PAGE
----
Document Type



Doctor of Nursing Practice



Date of Defense


Graduate Advisor

Alicia Hutchings, PhD, RN, CNE


Tonya Haynes, DNP, RN

Kathleen Thimsen, DNP, RN


Problem: Genomics in undergraduate nursing education has experienced slow adoption in the United States. Various approaches have been proposed but do not address barriers to successful implementation.

Methods: A strategic plan was developed to increase the amount of genetics and genomic content in the curriculum of an undergraduate nursing program. A gap analysis was performed on the curriculum revealing a paucity of content. A SWOT analysis informed the strategic plan, which included a faculty education program using the ANA/ISONG’s Essentials of Genetic and Genomic Nursing: Competencies, Curricula Guidelines and Outcome Indicators (2nd ed.) (2009) as a foundation.

Results: Faculty developed 18 activities and evaluation methods by which students could acquire essential genetics and genomics competencies that can be threaded into the curriculum. Faculty interest in learning about genetics and genomics increased from 47.8% to 81.8% of attendees. Confidence in knowledge of genetics and genomics increased as well. A team approach to the idea of a faculty champion was identified.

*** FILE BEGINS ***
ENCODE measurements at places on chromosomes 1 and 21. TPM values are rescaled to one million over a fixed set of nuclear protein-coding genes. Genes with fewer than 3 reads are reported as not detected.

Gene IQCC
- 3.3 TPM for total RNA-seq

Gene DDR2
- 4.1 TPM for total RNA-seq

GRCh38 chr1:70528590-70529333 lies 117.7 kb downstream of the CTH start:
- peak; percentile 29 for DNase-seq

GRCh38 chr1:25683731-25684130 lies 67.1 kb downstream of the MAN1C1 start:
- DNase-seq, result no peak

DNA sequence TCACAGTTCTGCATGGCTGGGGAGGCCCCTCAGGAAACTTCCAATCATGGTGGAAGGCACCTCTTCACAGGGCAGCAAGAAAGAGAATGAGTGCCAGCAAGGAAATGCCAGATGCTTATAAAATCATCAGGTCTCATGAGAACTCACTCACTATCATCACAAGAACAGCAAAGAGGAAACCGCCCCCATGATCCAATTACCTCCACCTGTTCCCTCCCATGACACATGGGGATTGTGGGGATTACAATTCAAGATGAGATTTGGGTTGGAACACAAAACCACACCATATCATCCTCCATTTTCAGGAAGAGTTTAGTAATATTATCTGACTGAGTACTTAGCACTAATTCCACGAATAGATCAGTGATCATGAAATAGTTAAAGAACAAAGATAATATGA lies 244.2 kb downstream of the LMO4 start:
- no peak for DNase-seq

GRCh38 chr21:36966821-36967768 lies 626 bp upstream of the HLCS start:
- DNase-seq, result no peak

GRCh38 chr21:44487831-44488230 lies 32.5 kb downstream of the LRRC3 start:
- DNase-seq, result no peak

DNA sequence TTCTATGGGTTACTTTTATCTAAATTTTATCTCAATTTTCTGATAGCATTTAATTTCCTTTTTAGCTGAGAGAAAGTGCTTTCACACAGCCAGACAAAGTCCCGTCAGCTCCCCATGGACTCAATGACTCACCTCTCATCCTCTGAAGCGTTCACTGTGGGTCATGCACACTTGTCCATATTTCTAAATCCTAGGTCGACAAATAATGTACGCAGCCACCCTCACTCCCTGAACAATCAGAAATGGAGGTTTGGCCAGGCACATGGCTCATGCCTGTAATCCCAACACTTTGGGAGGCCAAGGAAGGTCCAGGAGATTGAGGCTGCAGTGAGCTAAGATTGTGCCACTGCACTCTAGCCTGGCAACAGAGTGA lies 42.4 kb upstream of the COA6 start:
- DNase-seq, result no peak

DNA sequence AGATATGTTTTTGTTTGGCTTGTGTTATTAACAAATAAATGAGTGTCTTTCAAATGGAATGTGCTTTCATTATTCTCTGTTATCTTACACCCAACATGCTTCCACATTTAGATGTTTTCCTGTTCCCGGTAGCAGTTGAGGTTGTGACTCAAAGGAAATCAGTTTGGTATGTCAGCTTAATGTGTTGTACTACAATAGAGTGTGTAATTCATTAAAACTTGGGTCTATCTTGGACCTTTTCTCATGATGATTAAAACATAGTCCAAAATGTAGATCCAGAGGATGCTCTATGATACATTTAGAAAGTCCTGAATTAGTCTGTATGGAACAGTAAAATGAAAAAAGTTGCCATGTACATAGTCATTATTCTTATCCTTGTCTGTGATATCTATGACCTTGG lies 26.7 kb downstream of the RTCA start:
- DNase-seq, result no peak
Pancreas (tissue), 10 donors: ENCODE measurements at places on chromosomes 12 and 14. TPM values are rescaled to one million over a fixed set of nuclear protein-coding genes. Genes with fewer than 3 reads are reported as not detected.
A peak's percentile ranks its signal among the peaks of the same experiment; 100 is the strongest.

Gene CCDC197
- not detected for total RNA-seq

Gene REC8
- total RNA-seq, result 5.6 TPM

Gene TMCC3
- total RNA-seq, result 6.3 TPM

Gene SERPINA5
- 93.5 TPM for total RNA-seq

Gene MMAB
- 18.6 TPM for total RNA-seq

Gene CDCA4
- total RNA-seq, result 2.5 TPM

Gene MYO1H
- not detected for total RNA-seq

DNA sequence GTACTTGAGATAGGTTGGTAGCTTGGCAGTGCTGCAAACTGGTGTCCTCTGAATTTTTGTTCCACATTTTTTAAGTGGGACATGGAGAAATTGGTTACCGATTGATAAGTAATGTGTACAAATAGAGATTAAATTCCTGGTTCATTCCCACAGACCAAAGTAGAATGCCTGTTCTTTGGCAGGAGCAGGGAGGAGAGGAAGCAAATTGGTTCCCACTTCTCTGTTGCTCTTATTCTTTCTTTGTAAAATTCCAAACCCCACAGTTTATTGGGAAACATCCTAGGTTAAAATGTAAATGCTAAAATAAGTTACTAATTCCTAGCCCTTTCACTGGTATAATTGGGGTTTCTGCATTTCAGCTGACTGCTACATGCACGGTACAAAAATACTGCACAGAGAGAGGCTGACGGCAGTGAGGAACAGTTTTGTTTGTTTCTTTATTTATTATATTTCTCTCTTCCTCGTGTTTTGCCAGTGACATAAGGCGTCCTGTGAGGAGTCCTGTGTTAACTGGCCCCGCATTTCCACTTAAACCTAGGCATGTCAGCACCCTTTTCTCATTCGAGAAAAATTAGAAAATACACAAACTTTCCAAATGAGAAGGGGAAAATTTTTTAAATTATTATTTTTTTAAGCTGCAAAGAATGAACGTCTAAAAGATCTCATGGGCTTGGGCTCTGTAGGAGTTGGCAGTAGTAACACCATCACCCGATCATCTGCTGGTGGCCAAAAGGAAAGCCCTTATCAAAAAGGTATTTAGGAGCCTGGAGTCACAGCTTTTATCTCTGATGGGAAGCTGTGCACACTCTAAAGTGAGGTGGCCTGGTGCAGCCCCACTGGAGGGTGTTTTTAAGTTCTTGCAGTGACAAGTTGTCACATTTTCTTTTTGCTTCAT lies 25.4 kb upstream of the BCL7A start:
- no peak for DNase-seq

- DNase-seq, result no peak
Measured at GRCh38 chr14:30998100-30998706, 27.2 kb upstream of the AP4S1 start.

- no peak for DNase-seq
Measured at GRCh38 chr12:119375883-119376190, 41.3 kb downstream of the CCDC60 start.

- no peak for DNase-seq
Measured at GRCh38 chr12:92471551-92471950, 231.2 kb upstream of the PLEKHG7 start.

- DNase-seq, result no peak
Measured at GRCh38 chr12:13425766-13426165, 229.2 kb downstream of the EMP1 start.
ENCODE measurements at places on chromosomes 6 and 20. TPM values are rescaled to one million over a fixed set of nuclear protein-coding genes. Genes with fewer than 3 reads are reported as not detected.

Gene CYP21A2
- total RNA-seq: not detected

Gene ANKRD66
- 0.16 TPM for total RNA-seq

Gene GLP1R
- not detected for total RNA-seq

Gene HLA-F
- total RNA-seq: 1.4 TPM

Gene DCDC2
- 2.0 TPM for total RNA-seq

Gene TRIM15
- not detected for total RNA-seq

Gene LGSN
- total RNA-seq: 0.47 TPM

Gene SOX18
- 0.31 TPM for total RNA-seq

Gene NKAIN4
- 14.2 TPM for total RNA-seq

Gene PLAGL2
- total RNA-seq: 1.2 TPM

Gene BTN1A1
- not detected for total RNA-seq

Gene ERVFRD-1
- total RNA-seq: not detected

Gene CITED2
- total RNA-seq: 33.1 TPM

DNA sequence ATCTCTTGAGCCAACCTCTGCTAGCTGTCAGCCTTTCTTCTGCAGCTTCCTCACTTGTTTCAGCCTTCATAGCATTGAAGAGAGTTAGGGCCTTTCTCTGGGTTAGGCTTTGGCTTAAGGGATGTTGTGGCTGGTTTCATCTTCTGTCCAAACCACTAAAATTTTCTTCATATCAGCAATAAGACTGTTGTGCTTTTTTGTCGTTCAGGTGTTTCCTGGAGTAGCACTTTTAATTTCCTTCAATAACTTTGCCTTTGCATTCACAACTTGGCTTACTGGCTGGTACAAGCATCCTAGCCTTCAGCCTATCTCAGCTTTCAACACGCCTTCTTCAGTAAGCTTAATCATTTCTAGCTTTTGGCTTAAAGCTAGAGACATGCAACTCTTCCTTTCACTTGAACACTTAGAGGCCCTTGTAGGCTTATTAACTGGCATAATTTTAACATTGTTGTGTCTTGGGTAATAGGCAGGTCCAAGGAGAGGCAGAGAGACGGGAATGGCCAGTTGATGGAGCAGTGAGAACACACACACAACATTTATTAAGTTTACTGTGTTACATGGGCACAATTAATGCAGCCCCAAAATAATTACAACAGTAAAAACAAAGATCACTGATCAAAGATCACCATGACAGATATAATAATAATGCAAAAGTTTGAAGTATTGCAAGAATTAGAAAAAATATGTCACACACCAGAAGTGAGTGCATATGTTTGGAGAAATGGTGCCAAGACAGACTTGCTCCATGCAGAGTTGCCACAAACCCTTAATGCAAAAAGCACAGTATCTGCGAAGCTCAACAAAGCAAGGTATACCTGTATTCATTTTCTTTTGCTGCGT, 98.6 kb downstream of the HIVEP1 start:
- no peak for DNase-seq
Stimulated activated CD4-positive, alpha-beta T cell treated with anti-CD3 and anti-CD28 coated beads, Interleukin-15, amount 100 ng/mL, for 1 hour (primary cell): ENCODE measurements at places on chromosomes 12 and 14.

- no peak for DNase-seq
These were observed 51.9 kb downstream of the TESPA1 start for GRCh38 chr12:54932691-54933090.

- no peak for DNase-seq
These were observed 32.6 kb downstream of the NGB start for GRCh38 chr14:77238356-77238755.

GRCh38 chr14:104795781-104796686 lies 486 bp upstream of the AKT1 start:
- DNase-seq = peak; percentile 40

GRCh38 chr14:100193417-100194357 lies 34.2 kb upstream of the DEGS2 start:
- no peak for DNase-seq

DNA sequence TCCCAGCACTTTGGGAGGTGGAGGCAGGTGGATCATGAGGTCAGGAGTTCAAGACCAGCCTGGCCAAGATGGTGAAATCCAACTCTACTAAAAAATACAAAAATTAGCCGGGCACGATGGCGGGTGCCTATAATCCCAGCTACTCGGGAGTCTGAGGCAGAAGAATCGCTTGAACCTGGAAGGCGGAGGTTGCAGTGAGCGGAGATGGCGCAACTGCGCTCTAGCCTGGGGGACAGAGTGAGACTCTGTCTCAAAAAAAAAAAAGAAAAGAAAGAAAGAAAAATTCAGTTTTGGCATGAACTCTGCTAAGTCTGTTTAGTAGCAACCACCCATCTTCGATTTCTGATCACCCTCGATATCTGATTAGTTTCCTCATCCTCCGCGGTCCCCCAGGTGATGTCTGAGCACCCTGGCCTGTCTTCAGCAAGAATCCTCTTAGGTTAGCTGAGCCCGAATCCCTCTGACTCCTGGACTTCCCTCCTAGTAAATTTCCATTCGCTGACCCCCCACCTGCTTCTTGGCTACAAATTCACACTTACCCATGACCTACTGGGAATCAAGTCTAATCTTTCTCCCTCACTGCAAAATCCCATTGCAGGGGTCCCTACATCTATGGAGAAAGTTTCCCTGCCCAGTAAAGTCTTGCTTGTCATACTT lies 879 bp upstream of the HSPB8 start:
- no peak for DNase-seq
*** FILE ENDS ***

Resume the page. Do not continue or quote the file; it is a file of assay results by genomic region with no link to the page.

Implications: This project demonstrated that a strategic plan tailored to a school, involving faculty members in the process, and working as a team to develop curriculum threads is a successful approach to increasing genomics curriculum threads for use in undergraduate curriculum. This project also demonstrated that a team approach increased faculty confidence of knowledge and interest in genetics and genomics and fostered the idea that a team of faculty champions may be superior to one individual in such a role.